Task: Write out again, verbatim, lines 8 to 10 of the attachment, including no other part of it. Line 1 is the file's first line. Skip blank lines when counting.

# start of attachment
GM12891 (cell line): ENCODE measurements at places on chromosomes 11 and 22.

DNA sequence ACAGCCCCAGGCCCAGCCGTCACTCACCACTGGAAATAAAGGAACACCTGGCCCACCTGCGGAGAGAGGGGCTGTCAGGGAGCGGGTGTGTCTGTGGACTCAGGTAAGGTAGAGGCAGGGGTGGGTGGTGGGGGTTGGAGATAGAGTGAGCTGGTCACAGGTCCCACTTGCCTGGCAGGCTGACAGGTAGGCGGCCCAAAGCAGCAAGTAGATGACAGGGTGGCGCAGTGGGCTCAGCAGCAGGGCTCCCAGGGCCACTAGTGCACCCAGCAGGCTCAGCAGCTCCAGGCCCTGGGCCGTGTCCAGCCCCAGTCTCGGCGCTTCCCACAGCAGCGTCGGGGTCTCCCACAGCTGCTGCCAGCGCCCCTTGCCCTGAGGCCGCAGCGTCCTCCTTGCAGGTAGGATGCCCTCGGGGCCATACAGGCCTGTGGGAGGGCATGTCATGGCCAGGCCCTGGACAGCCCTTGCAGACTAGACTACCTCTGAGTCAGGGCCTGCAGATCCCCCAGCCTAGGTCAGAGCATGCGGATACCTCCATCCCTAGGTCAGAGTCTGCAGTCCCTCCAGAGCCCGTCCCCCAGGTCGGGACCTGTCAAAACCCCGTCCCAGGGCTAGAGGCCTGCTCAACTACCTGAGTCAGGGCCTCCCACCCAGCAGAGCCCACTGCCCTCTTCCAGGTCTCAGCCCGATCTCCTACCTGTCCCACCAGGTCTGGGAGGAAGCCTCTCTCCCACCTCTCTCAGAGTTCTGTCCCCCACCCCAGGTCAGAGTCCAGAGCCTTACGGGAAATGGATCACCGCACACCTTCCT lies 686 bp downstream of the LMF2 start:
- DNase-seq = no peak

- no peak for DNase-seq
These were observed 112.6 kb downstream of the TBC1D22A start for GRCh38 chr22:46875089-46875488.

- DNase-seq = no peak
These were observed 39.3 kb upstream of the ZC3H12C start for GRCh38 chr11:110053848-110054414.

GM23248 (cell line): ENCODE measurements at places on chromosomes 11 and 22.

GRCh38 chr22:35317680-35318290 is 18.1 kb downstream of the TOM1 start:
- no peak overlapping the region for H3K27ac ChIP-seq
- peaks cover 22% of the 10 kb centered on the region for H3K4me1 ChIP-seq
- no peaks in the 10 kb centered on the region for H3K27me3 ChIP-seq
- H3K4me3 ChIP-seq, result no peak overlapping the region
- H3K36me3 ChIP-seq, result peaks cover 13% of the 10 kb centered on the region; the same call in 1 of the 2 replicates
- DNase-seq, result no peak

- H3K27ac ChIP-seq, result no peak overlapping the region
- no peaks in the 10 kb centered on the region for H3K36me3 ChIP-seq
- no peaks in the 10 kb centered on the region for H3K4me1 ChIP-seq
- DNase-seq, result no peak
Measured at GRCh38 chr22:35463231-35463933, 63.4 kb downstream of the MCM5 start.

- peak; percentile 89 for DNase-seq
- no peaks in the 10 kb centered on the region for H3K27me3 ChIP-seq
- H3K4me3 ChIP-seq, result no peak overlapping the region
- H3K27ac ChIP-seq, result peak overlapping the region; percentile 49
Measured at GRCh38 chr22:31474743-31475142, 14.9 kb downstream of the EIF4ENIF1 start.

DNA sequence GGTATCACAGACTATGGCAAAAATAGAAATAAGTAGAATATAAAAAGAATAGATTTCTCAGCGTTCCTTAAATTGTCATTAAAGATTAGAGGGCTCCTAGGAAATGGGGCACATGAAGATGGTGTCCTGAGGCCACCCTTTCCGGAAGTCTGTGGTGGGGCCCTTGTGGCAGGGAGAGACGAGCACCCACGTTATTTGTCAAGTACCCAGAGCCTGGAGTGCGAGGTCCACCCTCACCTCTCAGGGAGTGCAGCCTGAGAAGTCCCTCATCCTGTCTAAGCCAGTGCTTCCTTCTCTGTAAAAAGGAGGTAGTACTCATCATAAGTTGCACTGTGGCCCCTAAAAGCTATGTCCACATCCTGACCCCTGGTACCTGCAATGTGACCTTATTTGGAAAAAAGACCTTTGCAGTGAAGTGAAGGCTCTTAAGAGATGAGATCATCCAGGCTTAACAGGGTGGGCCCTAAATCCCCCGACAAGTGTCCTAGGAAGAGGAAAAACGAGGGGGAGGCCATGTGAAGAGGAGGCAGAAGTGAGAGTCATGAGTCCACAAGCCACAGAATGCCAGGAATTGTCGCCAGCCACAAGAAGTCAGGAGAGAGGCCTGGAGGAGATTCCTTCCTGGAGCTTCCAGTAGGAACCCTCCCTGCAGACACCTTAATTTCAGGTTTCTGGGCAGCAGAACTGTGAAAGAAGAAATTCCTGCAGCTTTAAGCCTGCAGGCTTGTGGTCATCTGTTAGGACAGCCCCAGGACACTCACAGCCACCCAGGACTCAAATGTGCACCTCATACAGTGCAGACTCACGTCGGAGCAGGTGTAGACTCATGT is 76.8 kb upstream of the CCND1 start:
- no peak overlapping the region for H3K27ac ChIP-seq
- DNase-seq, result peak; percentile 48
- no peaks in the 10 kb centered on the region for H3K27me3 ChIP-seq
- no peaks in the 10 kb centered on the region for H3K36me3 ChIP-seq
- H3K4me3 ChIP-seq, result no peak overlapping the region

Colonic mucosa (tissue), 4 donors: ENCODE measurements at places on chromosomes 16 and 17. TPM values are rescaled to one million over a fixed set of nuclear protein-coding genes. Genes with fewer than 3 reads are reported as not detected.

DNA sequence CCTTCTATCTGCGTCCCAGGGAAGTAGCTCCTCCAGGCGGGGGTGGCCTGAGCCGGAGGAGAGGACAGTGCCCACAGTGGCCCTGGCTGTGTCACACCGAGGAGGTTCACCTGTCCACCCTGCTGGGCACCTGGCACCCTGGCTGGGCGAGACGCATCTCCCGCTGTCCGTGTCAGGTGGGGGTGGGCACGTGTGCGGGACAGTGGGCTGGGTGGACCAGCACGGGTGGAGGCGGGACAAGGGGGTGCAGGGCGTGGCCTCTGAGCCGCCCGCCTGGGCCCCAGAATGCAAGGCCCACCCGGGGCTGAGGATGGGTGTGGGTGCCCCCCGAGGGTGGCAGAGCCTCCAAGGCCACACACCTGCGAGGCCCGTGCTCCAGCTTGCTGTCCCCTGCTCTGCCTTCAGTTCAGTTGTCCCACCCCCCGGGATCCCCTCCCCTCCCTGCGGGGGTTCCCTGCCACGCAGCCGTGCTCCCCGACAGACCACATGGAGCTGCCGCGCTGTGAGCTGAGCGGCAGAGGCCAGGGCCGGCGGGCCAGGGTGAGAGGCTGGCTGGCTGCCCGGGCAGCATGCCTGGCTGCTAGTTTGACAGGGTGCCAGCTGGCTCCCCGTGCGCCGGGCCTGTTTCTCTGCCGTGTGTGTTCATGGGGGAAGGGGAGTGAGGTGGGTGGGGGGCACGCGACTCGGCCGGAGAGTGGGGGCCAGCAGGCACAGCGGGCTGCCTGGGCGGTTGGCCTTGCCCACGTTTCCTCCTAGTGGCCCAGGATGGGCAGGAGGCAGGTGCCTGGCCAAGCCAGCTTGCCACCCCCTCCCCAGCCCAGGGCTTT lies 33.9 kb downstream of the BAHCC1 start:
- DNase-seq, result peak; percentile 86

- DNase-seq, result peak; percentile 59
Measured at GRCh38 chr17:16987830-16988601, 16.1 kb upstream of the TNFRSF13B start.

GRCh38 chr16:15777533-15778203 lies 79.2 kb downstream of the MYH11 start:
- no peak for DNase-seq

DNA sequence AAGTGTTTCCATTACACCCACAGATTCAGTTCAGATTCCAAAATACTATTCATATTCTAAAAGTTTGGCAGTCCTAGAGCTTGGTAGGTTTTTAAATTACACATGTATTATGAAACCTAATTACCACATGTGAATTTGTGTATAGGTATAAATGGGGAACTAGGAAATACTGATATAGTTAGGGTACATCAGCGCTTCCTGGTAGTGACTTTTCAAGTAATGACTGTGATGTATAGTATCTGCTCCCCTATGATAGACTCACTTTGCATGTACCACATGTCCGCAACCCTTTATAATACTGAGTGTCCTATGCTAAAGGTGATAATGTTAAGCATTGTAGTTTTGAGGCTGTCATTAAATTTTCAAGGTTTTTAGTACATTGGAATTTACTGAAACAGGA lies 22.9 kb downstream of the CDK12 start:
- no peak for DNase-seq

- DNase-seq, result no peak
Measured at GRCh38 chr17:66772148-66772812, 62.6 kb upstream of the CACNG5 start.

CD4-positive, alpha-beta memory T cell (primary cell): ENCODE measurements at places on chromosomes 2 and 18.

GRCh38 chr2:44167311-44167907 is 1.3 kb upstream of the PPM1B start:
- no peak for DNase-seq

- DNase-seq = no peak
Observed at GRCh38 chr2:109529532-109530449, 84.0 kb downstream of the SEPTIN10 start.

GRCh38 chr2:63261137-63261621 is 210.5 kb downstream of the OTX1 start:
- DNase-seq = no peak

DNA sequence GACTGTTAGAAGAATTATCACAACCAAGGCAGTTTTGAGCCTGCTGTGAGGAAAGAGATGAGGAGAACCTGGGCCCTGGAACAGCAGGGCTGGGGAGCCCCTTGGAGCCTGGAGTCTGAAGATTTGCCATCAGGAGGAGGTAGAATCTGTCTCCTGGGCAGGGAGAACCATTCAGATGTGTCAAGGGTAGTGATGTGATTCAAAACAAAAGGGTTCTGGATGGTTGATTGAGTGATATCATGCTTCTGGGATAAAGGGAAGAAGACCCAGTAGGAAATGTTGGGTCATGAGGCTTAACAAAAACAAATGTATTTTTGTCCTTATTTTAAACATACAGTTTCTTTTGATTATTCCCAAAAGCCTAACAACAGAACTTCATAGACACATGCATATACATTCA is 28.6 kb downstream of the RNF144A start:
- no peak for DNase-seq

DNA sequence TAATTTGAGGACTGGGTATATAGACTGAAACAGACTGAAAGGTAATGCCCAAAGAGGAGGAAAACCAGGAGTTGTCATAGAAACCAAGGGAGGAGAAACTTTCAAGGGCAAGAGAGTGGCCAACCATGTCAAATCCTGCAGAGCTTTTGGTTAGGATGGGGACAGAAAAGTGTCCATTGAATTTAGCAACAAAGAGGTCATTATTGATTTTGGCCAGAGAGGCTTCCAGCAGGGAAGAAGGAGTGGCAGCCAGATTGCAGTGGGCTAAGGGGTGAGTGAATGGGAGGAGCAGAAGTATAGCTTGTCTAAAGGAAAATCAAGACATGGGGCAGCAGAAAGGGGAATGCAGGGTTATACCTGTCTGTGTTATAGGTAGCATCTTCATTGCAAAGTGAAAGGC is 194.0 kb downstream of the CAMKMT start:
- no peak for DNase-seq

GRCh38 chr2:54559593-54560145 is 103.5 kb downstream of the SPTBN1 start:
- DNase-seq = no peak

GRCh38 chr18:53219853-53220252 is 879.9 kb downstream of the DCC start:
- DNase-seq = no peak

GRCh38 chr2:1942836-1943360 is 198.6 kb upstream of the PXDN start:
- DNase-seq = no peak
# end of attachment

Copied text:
GM23248 (cell line): ENCODE measurements at places on chromosomes 11 and 22.

GRCh38 chr22:35317680-35318290 is 18.1 kb downstream of the TOM1 start:
- no peak overlapping the region for H3K27ac ChIP-seq